Since January 2009, most of Philadelphia's 25 elected city officials have returned some part of their salary in recognition of the city's fiscal challenges, for a total of $148,381 through June 14. That group does not include former District Attorney Lynne M. Abraham.
In addition, $14,889 was donated to city-focused charities by City Council members Marian B. Tasco, Bill Green, and Maria Quiñones Sánchez, who refused to return their money to the city general fund for Nutter to control.
Some took a 5 percent pay cut after Nutter announced the first wave of bad news in November 2008. Others ordered deductions from their paychecks to offset their cost-of-living raises last year.
Only the members of the Board of City Commissioners - Chairwoman Marge Tartaglione, and Anthony Clark and Joseph Duda - have given up nothing, according to the payroll records. Their salaries rose 5.13 percent last year, from $112,233 to $117,991, under the cost-of-living increase mandated by a city law. That law does not allow Council members to alter their salaries during their four-year terms.
The three commissioners, who oversee voter registration and elections, did not return calls seeking comment for this article.
Sánchez, whose salary also rose from $112,233 to $117,991 last year, was the only other elected official who directed no money back to the city treasury. She did donate $1,540 to charities in her district, which includes part of North Philadelphia and the Northeast.
Since Nutter declared his 10 percent salary reduction in November 2008, Council has wavered and waffled, with 17 members taking different paths.
Only eight Council members joined Nutter in January 2009 with a 5 percent giveback that lasted through June 30, 2009. They were President Anna C. Verna, Majority Leader Tasco, Frank DiCicco, W. Wilson Goode Jr., Green, Curtis Jones Jr., James F. Kenney, and Joan L. Krajewski.
Faced with the 5 percent cost-of-living increase they were to get on July 1, 2009 - which was based on the Consumer Price Index for the previous June - Council members took six weeks to reach consensus on what to do.
In the end, all but Goode proclaimed they would give back part of it. Some, however, said they would give it only to charity. Others followed Controller Alan Butkovitz, who chipped in with a lesser deduction that he calculated would offset the increased taxes he would pay on a raise he was not allowed to refuse. The process has since been dubbed the "Butkovitz Theorem."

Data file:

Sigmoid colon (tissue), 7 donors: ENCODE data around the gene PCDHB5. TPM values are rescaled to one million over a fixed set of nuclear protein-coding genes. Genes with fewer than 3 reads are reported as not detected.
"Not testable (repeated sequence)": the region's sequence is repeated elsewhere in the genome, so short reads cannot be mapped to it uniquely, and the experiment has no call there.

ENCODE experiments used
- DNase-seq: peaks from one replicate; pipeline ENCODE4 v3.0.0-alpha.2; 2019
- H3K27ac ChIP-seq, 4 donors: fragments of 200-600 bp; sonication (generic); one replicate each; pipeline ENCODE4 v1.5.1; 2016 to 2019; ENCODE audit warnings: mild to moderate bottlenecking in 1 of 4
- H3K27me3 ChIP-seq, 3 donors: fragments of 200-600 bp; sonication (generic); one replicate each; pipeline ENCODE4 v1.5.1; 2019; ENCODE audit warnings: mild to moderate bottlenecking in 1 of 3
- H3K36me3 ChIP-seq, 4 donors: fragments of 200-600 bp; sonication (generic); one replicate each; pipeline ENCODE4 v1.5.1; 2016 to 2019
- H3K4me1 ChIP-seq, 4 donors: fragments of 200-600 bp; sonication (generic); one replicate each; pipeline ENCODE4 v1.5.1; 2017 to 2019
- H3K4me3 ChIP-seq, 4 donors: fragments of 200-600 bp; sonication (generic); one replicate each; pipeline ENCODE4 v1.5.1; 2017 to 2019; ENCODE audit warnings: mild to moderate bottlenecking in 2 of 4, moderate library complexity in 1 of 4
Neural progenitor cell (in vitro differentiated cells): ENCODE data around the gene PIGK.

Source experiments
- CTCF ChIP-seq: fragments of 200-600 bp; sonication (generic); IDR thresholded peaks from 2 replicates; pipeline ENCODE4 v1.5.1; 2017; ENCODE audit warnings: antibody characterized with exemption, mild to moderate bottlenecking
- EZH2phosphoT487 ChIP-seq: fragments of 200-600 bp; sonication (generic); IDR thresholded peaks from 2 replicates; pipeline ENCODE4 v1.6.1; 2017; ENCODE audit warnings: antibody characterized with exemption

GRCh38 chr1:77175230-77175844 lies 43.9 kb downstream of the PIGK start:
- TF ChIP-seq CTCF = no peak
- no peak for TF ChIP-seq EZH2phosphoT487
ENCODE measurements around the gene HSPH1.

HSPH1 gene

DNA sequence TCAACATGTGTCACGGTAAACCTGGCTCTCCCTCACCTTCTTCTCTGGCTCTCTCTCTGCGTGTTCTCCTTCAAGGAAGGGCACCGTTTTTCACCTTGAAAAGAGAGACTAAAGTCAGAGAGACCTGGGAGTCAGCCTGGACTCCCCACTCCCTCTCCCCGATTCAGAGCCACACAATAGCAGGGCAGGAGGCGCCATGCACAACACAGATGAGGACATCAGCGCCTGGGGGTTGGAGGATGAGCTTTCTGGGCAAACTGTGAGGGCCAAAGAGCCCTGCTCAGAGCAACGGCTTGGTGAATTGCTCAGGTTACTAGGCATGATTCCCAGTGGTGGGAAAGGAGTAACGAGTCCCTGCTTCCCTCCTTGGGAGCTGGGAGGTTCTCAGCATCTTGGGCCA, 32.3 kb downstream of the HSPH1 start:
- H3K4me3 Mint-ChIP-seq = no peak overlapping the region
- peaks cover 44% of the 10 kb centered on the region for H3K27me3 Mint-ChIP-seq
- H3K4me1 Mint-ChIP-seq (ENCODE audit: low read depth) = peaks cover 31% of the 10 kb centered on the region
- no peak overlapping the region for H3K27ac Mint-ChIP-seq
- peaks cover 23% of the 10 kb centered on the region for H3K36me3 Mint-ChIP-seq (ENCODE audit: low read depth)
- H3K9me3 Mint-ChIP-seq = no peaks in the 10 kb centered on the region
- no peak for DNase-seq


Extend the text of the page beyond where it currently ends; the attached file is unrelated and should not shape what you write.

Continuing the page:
Goode, who has cut his office budget down to the lowest on Council, at $250,000, argued that he had found more effective ways to save taxpayers' money. He also has prepaid his property taxes through 2012, because the mayor has repeatedly said the city's budget crisis would be most acute in the next two years.
Tasco, who now makes $126,419 annually, has donated the most of any other elected official, with nearly $11,000 in deductions. Unfortunately for Nutter, most of that has gone to Tasco's favorite charity, the Greater Philadelphia Urban Affairs Coalition. Less than $3,300 has been returned to the city.
Next to Nutter, Kenney has given the most back to the city, at $9,025. Green gave up the same amount, but he directed more than $5,700 to the Friends of the Free Library, a help to the library system but not the taxpayers.
Nutter's cabinet members, who make substantially more than Council members, have been hit harder. Nutter cut chief of staff Clay Armbrister's paycheck by 10 percent, docked top officials 5 percent, and ordered a week of unpaid furloughs in each of the last two budget years.
That took more than $23,000 off Armbrister's $198,500 salary over the last year and $12,000 from Finance Director Rob Dubow's $174,464 salary. Their salaries will remain at the reduced 2008 levels through the end of next year, according to the administration.
Meanwhile, Council members have decisions to make. Some have stopped giving back to the city. Councilman Frank L. Rizzo said he had always intended to give back his cost-of-living increase for only six months, and he stopped in December.
"If things got bad again, I would be supportive of doing that again," Rizzo said. He said he wanted to see what further budget cuts Nutter has in store. The mayor has threatened to cut police, fire, and libraries in response to a Council budget he regarded as fiscally irresponsible.
Verna also stopped her cost-of-living deduction in December. In a brief interview Tuesday, she initially said she was considering restarting the deductions from her $148,090 salary beginning with the new fiscal year July 1. But she also pointed out that Council had cut its budget by $1 million and noted, "We were asked the last time, and we haven't been asked this time."
Questioned whether the self-described "coequal" branch of city government needed to be prompted to take a pay cut, Verna said that starting July 1 she would give the 5 percent back to the city.
In addition to Goode, Rizzo, and Verna, Majority Whip Darrell L. Clarke, Councilman Jack Kelly, and Sánchez are not currently making any contributions to the city.
Clarke said he had "not given it any thought" but would consider restarting his deduction to offset last year's cost-of-living raise. He said he did not think it was appropriate to receive a raise while three of the city's four municipal unions have gone without a contract, or a raise, since July 2009.
All other current deductions will continue through the next fiscal year unless Council members direct otherwise, said Council's chief accounting officer, Anne Kelly King.
Because the Consumer Price Index in Philadelphia was below zero last June, elected officials are not in line for raises this year.
Contact staff writer Jeff Shields at 215-854-4565 or email@example.com.